Azerbaijani, Armenian leaders seek to avoid conflict after Scholz meeting

German Chancellor Olaf Scholz meets with Armenian PM Nikol Pashinyan and Azerbaijani President Ilham Aliyev
Scholz's meeting with the two leaders came amid high tensions between Armenia and AzerbaijanImage: SVEN HOPPE/AFP

Azerbaijani President Ilham Aliyev and Armenian PM Nikol Pashinyan met on Saturday with German Chancellor Olaf Scholz and sought to continue working towards peace in the Caucasus region.    

"The chancellor praised pledges from both sides today, to resolve differences in opinion and open questions exclusively through peaceful means and without the use of force," the German chancellery said in a statement. 

Scholz's meeting with the two leaders came after Armenia and Azerbaijan traded blame over a deadly border clash on Tuesday. Armenia said four of its soldiers were killed in the exchange and on Thursday accused Azerbaijan of planning a "full scale war."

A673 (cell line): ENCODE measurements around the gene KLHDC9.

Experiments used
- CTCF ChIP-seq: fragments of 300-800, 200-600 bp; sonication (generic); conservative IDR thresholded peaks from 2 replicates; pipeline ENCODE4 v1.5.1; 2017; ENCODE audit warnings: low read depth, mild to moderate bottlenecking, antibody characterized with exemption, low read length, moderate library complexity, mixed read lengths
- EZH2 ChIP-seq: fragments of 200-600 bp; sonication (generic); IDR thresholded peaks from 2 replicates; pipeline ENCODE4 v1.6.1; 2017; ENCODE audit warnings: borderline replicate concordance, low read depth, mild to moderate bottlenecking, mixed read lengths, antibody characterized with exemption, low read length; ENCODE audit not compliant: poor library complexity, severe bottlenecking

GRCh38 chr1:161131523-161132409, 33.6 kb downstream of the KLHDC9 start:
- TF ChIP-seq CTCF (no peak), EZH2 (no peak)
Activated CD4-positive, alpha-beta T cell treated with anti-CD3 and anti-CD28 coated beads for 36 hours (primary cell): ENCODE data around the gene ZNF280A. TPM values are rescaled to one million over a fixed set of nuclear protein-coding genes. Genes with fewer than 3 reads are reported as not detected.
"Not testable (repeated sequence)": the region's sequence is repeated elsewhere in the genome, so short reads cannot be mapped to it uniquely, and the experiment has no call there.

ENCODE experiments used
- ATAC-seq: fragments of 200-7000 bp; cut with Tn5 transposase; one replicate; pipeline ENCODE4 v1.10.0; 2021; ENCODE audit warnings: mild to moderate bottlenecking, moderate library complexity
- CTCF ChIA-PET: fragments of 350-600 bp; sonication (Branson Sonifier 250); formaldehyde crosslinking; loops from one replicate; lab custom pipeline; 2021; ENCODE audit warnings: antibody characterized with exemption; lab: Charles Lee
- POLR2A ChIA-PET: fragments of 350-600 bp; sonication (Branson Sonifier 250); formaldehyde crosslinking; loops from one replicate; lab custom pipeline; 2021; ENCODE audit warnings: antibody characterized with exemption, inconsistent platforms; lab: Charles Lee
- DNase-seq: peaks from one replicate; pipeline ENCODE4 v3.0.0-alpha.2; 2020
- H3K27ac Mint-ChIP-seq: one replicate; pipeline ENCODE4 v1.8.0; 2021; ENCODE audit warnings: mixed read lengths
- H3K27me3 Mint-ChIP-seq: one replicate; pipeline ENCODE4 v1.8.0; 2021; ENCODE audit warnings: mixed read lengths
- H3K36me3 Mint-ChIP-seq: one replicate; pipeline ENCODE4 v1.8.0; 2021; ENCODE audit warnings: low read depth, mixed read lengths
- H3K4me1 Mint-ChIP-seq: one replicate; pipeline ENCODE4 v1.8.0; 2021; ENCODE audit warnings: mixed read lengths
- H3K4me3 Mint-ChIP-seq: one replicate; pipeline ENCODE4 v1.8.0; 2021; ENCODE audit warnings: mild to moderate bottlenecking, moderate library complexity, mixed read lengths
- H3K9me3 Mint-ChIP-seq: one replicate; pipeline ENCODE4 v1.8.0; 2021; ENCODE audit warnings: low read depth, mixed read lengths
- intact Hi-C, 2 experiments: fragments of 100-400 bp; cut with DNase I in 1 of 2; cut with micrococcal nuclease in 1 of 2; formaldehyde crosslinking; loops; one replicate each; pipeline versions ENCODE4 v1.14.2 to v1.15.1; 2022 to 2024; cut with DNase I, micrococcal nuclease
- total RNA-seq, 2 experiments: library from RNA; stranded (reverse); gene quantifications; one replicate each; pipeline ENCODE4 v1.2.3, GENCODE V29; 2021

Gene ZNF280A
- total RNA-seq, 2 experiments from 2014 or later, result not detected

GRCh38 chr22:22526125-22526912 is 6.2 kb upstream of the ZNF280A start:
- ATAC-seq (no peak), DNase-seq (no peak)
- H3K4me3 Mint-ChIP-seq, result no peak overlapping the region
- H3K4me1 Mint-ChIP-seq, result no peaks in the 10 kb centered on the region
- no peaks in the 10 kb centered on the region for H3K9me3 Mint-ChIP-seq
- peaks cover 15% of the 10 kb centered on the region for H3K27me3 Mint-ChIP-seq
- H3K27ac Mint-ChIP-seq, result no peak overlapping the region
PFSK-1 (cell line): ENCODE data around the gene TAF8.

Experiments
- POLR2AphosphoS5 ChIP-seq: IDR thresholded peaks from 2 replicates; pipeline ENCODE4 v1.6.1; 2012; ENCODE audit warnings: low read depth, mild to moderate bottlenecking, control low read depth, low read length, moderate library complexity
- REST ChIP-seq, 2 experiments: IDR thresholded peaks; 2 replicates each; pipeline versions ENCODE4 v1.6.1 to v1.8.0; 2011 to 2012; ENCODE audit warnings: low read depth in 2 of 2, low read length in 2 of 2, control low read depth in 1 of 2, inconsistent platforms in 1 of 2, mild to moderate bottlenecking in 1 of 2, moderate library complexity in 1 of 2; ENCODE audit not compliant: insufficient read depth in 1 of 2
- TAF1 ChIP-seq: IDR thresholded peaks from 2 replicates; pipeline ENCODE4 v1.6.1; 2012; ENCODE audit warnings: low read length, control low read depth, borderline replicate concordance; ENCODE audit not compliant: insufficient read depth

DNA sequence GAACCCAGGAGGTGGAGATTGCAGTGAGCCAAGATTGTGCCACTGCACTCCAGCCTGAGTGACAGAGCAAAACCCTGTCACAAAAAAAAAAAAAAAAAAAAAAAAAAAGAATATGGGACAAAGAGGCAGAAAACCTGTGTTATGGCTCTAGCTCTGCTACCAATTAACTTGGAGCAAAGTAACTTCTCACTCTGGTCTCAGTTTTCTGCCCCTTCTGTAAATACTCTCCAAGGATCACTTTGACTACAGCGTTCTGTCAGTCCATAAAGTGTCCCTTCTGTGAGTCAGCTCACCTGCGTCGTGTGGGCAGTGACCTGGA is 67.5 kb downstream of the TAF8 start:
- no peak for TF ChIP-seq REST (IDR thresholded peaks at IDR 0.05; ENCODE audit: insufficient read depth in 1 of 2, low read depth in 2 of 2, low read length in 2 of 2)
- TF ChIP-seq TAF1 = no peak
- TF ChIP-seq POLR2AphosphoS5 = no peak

Azerbaijan, meanwhile, claimed two of its soldiers wounded by an Armenian drone strike and blamed Yerevan for the hostilities.   

US Secretary of State Antony Blinken meets with Armenian PM Nikol Pashinyan during the MSC
The US also sought to deescalate tensions between Armenia and Azerbaijan on SaturdayImage: THOMAS KIENZLE/AFP

Pashinyan and Aliyev also met with Blinken in Munich on Saturday. US State Department spokesperson Matthew Miller said that Blinken and Aliyev had talked about ongoing peace efforts in the region.   

Azerbaijan swifly took control of the Armenian-majority Nagorno-Karabakh region last September. This caused a mass exodus of Armenians from the enclave, with the US and Germany condemning Azerbaijan's military operation.